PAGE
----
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Wood louse explosion.

 

Next I went for a poke about in the log pile with C. Levering up a large sycamore stump sent woodlice and centipedes scuttling for cover. There were worms wriggling through the leaf litter, and two millipedes locked in an embrace. We also uncovered some leatherjackets and another larva of some sort. It was fascinating to watch: its head end looked a bit ‘Alien-esque’ with hooks protruding around what I presumed were mouthparts. It was surprisingly mobile, despite its stubby appendages, and soon wriggled free. C was mesmerised by the yellow and grey garden slugs we found, sliming and sliding under the bark at the base of the pile. A solitary black slug sat hunched under another log, with some wriggling nematodes as housemates.

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Unidentified larva

 

We moved on to the rock pile- formed from the debris of the chicken shed. We found a couple of garden snails, one yellow and one brown lipped snail.

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Brown lipped snail

 

By this time the sun was beating down on the garden, so we moved to the shade of the patio. Here we watched the ‘customers’ at our newly opened bee café. The favourite plant at the moment is the Centaurea, ‘Amethyst on Snow’.

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Bee customer

 

After a while I went to inspect ‘the meadow ‘. Red admiral, speckled woods and the odd orange tipped butterfly danced over the patch. Damselflies, both red and blue, flitted past  Various species of fly hummed about , occasionally alighting on the grass stems. I came across what I think is a lacewing resting on top of the log pile, and several moths skittered amongst the nettles.

By now C decided that she’d had enough, and headed inside to watch some CBeebies. JoJo had drifted off for a nap so I was free to indulge in some bird watching. Soon enough I spotted a great tit hanging off the feeders under the sycamore. Chaffinches bounced in the hawthorn, and a wren warbled from its perch on the oak. The jackdaws were feeding their brood, with one lookout at the top of the sycamore. A pair of collared doves raided the bird table, and a blackbird came to perch on the garden gate. Our new friendly little robin came to watch proceedings, perching on the corner of the house. Last of all, a shy dunnock hop hopped along the chicken shed, picking at bits of seed.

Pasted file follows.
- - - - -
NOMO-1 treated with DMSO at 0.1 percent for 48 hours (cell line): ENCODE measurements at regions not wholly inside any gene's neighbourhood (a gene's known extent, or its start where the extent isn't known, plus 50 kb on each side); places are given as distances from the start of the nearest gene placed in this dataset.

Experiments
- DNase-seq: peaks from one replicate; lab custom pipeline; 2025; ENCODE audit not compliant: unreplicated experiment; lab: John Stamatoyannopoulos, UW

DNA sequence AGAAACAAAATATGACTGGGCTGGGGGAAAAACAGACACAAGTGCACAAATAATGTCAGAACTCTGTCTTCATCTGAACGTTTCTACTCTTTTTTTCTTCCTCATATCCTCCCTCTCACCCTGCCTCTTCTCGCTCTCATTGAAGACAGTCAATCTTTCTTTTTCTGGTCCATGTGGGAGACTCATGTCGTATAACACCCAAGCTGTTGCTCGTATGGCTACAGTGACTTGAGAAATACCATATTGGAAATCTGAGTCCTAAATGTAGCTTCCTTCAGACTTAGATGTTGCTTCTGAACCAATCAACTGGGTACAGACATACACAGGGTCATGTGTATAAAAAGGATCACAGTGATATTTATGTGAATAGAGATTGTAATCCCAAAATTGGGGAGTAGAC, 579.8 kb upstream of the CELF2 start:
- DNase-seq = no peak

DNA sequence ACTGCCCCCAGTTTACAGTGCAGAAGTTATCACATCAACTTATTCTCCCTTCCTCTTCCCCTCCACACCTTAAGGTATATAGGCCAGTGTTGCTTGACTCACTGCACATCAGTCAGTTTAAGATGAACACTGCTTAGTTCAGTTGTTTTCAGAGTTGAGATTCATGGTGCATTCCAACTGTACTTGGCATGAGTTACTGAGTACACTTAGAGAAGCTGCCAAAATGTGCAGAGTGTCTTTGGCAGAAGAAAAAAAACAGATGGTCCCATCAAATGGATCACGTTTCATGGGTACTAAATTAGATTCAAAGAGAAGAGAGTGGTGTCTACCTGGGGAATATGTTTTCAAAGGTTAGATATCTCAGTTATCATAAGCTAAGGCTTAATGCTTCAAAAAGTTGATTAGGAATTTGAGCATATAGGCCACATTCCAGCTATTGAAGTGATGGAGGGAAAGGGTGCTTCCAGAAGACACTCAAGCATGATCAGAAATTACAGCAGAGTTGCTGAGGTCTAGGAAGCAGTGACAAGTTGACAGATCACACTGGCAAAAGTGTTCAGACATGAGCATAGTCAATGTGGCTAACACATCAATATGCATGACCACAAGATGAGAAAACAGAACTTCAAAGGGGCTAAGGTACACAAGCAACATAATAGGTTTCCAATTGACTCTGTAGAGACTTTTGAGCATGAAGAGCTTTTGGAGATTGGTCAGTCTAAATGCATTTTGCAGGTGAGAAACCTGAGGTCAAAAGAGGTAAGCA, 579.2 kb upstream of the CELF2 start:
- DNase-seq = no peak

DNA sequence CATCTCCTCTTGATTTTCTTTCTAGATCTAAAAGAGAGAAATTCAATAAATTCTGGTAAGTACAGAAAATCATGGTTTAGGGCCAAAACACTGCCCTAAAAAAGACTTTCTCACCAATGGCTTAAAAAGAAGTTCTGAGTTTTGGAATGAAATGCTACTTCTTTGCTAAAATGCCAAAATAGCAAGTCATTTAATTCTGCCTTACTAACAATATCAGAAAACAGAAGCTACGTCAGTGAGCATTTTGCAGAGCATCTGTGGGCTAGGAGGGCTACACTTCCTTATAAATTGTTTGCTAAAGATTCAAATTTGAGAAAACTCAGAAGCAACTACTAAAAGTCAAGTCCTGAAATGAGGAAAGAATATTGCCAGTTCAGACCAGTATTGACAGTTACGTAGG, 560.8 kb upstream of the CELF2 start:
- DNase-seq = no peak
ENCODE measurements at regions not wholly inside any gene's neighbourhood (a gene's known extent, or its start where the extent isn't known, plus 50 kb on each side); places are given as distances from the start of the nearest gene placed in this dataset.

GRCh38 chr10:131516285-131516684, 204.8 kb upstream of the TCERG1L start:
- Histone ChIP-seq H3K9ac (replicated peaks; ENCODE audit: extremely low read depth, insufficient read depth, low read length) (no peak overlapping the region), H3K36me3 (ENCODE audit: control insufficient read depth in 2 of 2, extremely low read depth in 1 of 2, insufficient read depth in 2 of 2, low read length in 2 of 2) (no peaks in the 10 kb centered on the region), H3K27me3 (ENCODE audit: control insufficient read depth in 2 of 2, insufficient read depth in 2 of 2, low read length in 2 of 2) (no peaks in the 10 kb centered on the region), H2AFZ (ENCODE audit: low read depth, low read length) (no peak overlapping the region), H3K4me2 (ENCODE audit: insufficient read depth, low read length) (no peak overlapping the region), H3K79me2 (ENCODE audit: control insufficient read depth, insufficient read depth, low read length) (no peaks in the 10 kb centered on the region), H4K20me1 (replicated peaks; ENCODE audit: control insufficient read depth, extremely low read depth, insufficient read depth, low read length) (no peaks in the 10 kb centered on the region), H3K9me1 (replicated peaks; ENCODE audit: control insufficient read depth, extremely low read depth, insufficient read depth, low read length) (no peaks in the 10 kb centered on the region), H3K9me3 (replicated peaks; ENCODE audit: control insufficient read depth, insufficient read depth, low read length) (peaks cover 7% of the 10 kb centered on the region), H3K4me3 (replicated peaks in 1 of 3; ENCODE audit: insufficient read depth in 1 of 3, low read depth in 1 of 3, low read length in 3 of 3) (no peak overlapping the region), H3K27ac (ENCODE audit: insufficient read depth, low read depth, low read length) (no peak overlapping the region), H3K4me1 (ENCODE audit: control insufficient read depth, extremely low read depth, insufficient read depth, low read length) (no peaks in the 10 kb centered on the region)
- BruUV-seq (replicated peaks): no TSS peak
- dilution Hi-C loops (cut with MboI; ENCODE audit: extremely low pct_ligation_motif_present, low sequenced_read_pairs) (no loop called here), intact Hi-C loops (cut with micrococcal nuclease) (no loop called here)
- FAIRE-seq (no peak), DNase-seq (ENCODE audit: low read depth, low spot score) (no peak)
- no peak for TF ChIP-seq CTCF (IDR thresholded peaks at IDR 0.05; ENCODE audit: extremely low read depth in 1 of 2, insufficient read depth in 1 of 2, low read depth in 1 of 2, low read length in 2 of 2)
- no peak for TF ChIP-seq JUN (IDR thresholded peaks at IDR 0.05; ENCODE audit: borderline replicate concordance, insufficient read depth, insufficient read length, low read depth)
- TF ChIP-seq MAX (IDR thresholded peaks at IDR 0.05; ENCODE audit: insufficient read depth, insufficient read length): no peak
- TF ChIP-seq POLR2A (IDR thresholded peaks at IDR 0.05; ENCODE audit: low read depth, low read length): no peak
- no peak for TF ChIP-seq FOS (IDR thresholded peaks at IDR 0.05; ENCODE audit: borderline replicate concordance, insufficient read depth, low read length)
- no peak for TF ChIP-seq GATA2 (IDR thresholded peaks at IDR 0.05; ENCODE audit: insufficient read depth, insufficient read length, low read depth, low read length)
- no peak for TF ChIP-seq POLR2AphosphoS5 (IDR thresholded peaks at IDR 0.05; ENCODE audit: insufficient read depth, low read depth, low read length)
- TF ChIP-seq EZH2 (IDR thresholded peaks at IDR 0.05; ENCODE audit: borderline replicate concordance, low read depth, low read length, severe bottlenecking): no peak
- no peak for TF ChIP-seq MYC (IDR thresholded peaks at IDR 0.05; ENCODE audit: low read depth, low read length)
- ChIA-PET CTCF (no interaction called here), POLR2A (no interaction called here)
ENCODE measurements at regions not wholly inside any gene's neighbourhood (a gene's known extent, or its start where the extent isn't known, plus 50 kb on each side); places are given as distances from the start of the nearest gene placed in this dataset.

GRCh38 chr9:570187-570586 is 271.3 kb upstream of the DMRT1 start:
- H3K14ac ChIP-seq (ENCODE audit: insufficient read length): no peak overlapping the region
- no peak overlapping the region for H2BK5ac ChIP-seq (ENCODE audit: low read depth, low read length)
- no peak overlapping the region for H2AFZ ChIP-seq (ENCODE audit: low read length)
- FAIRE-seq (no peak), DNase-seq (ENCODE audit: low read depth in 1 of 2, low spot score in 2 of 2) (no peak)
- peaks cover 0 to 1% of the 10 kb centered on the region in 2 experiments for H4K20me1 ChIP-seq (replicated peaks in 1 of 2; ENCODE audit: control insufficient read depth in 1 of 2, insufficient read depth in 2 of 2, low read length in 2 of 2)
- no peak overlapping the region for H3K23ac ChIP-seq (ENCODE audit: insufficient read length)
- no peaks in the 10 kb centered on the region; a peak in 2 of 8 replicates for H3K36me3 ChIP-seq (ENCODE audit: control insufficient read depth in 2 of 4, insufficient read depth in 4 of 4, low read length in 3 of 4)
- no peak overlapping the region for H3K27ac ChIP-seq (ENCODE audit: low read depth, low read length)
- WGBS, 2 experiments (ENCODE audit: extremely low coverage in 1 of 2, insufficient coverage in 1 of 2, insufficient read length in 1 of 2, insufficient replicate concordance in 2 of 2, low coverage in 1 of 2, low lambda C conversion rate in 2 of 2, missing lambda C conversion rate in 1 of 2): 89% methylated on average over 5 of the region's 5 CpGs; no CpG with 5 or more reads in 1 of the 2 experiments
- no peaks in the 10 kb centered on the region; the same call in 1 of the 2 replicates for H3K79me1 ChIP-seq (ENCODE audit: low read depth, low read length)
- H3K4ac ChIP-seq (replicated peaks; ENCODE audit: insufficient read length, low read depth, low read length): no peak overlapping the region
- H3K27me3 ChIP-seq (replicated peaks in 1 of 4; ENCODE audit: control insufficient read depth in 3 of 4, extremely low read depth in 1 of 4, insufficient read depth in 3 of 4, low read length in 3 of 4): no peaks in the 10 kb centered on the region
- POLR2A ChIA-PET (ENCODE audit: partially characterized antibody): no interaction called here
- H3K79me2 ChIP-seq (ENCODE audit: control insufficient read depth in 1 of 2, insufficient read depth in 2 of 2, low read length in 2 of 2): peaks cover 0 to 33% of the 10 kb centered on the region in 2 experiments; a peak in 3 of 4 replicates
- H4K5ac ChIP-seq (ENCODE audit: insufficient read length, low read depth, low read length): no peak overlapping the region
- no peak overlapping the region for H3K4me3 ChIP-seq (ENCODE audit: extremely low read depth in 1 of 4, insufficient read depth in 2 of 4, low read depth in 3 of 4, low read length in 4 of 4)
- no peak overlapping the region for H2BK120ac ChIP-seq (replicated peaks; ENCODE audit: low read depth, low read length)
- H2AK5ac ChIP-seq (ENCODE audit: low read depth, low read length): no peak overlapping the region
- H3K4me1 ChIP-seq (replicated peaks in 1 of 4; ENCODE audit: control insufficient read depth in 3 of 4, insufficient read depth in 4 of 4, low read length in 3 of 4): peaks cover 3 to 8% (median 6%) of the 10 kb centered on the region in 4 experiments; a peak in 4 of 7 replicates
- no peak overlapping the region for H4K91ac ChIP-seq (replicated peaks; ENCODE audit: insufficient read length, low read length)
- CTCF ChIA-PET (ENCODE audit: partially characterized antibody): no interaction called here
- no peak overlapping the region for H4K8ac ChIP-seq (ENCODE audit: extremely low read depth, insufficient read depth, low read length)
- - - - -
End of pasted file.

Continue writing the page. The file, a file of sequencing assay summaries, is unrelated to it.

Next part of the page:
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This is our new pal.

 

After a  while, JoJo woke and it was time to adjourn for lunch. The flowers and plants would have to wait for today, as we had a long list of mundane chores to tackle.

Although we didn’t finish, the ‘bioblitz’ made me realise how little I really knew about my own back garden. It made me mindful of how I take the space for granted, and how much life is living alongside me.

Day 3-Gone a hunting.

TWT 30 Days Wild_countdown_03Day 3 already, time is flying. This morning everyone was awake by 4.30am so this post should probably be about the dawn chorus I was privileged to hear thanks to my child shaped alarm clocks. It isn’t- mainly because I crawled back under the duvet and tried unsuccessfully to get a few more minutes sleep.

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Voila…a scavenger hunt fit for 30 Days Wild.

By 8.30 am everyone was dressed and fed. We had already read 3 million books (possibly an exaggeration), played with sensory toys and sung an awful lot of nursery rhymes. Time to head outside. Whilst C was putting her wellies on the wrong feet, I managed to draw up a scavenger hunt suitable for a toddler and baby. Considering I was using a gardening book as a ruler, I don’t think the result is too bad!

 

C managed to work out what she had to do, and raced off with her trusty collecting bucket. We had lots of fun figuring out where we might find things, and managed to tick off everything apart from butterflies. In hindsight it was probably a bit early for them.